NORWICH HOMELESSNESS: NOT JUST A PROBLEM FOR CHRISTMAS

By James Anthony

As another Christmas passes us by, society suddenly remembers about the people living their lives on the streets. The cold weather and family focus of this time of year always seems to bring about fresh discussion, reports, and news concerning the issues around homelessness. Thankfully, much of the talk on the subject – especially on social media – is rather positive. This year I’ve seen a considerable number of friends and colleagues on Twitter and Facebook talking about admirable projects that provide food, care and company to those without a home during the Christmas period.

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ART OF NORWICH: DOING WHAT YOU CAN TO MAKE CHANGE

by Jan McLachlan

On a chilly December evening I went to St Margaret’s Church of Art in Norwich for the opening of ‘Enlightening the Eye’s Mind’. Rus Ki, the organiser of the exhibitions there, has a history of hosting thought provoking, inclusive exhibitions that are open to all artists and with no funding from the Arts Council or any government/corporate body. As Rus Ki says ‘providing our artists the freedom to articulate and express themselves however they choose’. This was no exception, with interesting and beautiful work by local artists, several of whom are disabled artists.

I was particulary looking forward to seeing (and hearing) Vince Laws’ work. Vince is an artist, a poet, a political campaigner and an activist. His politics often inform his artwork, but recently, as he says ‘I wanted something brighter to work on alongside some of the campaigning’.Continue Reading

VAGABONDS, RASCALS, AND RUNAWAYS – A REVIEW OF CRUDE APACHE’S RICHARD III

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by Hannah Rose

Director Tim Lane’s adaptation of Richard III is bone-chilling—and that’s not only down to the lack of heating in the Shoe Factory Social Club in Norwich. Shakespeare’s story of the wicked and rapacious King Richard is superbly located by Crude Apache in the disused factory space, which has been turned into a frightening vision of the future, an urban hinterland where people live in makeshift communities of cardboard boxes and behind wire fences. Exposed lights, metal girders and old sofas furbish the old factory; I could have been inside a modish bar in Hackney, or a punk squat in Berlin. The thumping techno beats made it all the more ethereal, and for a moment I was back at an illegal rave I once went to when I was twenty, except this one sold gin and tonics and cups of tea.Continue Reading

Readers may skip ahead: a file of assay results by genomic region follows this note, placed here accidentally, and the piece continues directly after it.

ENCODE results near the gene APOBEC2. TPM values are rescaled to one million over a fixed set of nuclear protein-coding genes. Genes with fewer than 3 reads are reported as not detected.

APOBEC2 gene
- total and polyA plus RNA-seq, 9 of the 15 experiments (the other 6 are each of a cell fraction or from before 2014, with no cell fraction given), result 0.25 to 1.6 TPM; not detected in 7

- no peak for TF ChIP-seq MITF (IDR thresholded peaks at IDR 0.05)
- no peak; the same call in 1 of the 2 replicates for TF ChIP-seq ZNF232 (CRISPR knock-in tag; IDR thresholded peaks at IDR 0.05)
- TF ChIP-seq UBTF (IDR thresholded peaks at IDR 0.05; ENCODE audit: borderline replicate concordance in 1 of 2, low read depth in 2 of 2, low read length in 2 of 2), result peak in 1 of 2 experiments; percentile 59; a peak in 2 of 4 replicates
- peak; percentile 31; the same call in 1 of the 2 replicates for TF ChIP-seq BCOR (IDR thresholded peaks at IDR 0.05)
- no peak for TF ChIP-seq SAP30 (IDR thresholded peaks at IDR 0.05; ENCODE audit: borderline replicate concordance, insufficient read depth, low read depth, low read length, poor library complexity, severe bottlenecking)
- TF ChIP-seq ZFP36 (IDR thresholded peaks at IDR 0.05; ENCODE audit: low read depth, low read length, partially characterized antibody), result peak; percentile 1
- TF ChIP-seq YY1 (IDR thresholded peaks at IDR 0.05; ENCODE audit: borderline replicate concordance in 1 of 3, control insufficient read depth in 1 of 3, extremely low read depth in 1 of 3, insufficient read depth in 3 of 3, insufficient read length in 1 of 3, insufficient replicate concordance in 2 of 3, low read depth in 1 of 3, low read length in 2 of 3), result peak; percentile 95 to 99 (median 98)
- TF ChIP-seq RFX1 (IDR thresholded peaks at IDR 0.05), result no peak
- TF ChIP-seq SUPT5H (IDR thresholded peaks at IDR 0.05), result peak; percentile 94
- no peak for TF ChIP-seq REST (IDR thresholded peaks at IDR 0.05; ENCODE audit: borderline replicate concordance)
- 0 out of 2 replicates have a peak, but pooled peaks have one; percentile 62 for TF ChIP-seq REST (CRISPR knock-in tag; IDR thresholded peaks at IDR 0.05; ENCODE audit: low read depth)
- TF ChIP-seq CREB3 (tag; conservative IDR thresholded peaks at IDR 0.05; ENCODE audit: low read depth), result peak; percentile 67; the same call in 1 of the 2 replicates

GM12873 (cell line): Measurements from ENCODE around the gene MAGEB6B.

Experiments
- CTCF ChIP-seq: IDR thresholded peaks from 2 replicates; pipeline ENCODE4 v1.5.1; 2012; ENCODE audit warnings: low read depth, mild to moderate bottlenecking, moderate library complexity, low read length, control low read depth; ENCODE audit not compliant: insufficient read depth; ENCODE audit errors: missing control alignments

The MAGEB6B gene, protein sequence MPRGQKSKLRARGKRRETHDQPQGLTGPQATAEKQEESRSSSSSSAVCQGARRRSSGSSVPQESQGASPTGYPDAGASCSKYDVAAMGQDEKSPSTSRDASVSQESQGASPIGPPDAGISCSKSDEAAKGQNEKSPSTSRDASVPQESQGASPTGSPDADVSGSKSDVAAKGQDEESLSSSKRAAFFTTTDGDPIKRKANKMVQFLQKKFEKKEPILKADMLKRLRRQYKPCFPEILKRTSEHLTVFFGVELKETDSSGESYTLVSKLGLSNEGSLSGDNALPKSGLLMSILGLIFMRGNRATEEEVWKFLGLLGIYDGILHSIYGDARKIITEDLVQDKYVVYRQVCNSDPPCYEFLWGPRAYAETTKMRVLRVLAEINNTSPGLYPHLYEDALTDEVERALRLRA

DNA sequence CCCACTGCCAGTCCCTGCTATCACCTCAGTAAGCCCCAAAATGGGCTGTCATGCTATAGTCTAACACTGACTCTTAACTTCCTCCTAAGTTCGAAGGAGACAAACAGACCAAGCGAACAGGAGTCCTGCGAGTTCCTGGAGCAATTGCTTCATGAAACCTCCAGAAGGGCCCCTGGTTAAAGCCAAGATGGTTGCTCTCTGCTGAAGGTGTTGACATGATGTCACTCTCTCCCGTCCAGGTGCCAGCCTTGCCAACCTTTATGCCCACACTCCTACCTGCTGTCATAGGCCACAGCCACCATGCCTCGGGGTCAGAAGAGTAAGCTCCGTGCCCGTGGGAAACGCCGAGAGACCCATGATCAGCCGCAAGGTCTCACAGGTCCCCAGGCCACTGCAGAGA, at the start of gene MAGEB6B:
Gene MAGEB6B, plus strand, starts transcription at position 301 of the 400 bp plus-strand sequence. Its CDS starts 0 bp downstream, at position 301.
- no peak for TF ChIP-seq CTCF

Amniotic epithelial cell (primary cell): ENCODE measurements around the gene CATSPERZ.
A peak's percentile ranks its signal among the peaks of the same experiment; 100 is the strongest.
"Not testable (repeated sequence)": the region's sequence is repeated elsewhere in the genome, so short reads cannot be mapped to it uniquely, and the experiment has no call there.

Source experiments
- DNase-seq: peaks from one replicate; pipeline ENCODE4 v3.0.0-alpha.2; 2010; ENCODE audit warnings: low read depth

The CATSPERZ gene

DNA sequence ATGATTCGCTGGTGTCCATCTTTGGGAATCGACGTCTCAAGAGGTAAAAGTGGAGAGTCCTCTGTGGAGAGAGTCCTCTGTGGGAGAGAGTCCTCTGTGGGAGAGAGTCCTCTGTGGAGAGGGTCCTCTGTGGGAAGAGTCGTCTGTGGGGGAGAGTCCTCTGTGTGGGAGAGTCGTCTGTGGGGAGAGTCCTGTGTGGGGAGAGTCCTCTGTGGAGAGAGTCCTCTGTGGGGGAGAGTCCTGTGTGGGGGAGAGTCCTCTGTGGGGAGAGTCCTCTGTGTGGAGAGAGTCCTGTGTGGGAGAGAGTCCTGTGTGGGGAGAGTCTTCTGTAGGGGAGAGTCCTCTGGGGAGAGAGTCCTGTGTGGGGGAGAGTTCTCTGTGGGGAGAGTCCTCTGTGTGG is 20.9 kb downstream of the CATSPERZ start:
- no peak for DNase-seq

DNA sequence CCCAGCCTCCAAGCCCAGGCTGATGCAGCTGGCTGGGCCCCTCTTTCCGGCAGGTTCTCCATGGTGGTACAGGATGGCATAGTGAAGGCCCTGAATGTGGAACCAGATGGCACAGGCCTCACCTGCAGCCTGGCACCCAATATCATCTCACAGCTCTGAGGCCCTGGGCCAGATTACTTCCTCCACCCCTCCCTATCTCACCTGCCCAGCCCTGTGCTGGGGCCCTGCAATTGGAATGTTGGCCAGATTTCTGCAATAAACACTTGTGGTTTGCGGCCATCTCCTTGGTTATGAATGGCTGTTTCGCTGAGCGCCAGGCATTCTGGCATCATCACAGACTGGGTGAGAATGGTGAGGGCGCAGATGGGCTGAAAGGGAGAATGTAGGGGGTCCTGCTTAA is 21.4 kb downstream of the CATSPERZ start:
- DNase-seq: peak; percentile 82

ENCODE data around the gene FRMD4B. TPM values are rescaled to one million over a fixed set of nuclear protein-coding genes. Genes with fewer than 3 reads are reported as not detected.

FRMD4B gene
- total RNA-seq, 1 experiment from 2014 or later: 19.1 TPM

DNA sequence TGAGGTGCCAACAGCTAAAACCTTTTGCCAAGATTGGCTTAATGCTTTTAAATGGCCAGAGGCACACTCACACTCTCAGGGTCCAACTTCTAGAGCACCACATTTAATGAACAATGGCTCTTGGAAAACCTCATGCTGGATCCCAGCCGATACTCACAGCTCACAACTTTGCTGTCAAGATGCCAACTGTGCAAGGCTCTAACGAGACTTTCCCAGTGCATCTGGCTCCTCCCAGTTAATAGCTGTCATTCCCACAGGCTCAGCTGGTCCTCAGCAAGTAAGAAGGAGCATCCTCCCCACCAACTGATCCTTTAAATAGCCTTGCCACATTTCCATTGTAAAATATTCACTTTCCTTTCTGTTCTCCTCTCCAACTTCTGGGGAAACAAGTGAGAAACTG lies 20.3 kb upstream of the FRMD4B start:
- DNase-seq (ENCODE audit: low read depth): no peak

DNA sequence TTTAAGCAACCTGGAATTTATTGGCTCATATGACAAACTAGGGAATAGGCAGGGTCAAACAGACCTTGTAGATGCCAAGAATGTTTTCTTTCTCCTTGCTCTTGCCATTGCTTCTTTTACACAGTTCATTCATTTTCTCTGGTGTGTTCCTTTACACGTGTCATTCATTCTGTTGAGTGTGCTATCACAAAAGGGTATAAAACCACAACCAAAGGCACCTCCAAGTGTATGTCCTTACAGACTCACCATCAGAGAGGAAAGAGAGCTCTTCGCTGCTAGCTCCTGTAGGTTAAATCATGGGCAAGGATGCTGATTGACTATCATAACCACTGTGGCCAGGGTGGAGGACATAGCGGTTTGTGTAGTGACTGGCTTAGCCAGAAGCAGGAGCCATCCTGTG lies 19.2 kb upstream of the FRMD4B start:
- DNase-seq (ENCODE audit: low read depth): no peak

NOW IS THE WINTER OF OUR DISCONTENT – PREVIEW

by Hannah Rose

Now is the winter of our discontent
Richard III reimagined by The Crude Apache Theatre Company

23rd Nov – 3 December

The Crude Apache Theatre Company will be performing a striking adaptation of Shakespeare’s bloodthirsty Richard III at the Shoe Factory Social Club in Norwich. A post-industrial dystopian world awaits audiences, as the Company prepares to throw them into this sinister tale of the power-mad and murderous.Continue Reading

THE RIGHT TO QUALITY OF LIFE: WHY A NORWICH GRANDMA SHAVING HER HEAD

by Laura Aghassi and Lisa Mikaiel

A 76 years young Norwich Grandma is aiming to raise enough money to purchase an electric wheelchair for Reid Manson, by having her hair shaved off.  The event is taking place at the Forum on Saturday 18th June at 2 pm.

Anne Dupon, a Norwich Grandma was moved by the story of Reid, a young man in her local community, whom she met through her involvement in The Big Local (a lottery funded community project).  Reid suffers from several debilitating conditions.  He has epilepsy, fibromyalgia, M.E. (Myalgic Encephalopathy) and FND (Functional Neurological Disorder).  The FND has left him with left sided weakness and leg paralysis, equivalent to having had a stroke.Continue Reading

LOVE, HERB AND REGGAE – AN INTERVIEW WITH TAJ WEEKES

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by Chris Jarvis

February 12th saw the release of St Lucian born musician Taj Weekes’ fifth full length album Love Herb and Reggae – a collection of fourteen bouncing, mellow reggae tunes with his band Adowa. In 51 minutes, Taj’s lyrics cover the full assortment of reggae’s lyrical history, touching on politics, human rights, marijuana and love. And yet from the opening hook, to its final, fading gasps, it never slips into cliché or stereotype, proving itself to be original and unique and without doubt their strongest record to date.

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